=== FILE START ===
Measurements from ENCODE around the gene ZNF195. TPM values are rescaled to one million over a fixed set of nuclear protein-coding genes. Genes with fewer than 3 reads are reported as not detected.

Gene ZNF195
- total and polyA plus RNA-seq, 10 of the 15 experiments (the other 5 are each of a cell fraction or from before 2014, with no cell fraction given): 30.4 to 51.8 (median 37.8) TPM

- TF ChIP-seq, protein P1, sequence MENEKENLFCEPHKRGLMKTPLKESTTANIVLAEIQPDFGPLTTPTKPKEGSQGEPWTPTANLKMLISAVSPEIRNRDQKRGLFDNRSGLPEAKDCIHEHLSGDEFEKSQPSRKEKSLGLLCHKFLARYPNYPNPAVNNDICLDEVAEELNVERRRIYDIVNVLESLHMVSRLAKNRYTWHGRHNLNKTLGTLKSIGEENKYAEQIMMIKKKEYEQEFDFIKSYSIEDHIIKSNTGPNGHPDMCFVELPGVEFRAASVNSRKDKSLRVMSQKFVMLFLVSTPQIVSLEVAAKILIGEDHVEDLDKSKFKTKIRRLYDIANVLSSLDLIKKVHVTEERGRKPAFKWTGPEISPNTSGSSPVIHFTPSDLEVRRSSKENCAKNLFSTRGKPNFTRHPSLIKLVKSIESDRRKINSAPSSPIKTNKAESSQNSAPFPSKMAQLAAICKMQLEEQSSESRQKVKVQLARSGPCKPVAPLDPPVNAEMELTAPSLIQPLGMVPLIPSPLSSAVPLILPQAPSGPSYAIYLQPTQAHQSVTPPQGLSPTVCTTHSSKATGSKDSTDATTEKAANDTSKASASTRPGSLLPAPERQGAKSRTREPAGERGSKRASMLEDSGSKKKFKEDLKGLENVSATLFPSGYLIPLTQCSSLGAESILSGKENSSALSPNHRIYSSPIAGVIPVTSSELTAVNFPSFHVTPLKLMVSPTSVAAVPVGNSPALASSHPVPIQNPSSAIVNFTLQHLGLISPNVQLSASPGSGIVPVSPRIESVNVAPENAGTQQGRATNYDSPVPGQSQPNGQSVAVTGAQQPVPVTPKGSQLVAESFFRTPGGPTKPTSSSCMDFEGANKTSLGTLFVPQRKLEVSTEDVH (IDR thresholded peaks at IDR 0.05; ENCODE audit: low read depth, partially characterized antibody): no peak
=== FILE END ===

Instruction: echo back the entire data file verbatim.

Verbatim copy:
Measurements from ENCODE around the gene ZNF195. TPM values are rescaled to one million over a fixed set of nuclear protein-coding genes. Genes with fewer than 3 reads are reported as not detected.

Gene ZNF195
- total and polyA plus RNA-seq, 10 of the 15 experiments (the other 5 are each of a cell fraction or from before 2014, with no cell fraction given): 30.4 to 51.8 (median 37.8) TPM

- TF ChIP-seq, protein P1, sequence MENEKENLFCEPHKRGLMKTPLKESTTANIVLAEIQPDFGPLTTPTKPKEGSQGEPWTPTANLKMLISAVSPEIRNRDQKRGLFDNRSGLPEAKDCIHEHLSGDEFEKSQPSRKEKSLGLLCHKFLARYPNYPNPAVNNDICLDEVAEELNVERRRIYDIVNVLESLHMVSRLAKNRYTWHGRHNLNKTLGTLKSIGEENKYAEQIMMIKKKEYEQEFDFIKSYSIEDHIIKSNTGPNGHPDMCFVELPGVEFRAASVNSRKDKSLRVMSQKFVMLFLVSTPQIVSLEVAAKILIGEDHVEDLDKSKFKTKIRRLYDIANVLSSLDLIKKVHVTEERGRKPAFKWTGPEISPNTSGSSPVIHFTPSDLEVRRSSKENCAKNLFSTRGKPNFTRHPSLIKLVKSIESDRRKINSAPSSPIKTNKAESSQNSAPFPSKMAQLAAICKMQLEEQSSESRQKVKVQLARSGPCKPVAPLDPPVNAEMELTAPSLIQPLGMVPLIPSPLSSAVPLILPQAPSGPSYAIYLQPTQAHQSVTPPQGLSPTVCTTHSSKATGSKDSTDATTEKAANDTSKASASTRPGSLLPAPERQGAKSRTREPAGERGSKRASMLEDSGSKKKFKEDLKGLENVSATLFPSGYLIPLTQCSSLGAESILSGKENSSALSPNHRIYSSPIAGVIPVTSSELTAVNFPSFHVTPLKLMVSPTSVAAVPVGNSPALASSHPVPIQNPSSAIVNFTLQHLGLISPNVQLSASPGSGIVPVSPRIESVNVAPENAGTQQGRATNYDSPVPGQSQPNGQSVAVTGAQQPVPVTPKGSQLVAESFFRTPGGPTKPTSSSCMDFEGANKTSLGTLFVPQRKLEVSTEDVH (IDR thresholded peaks at IDR 0.05; ENCODE audit: low read depth, partially characterized antibody): no peak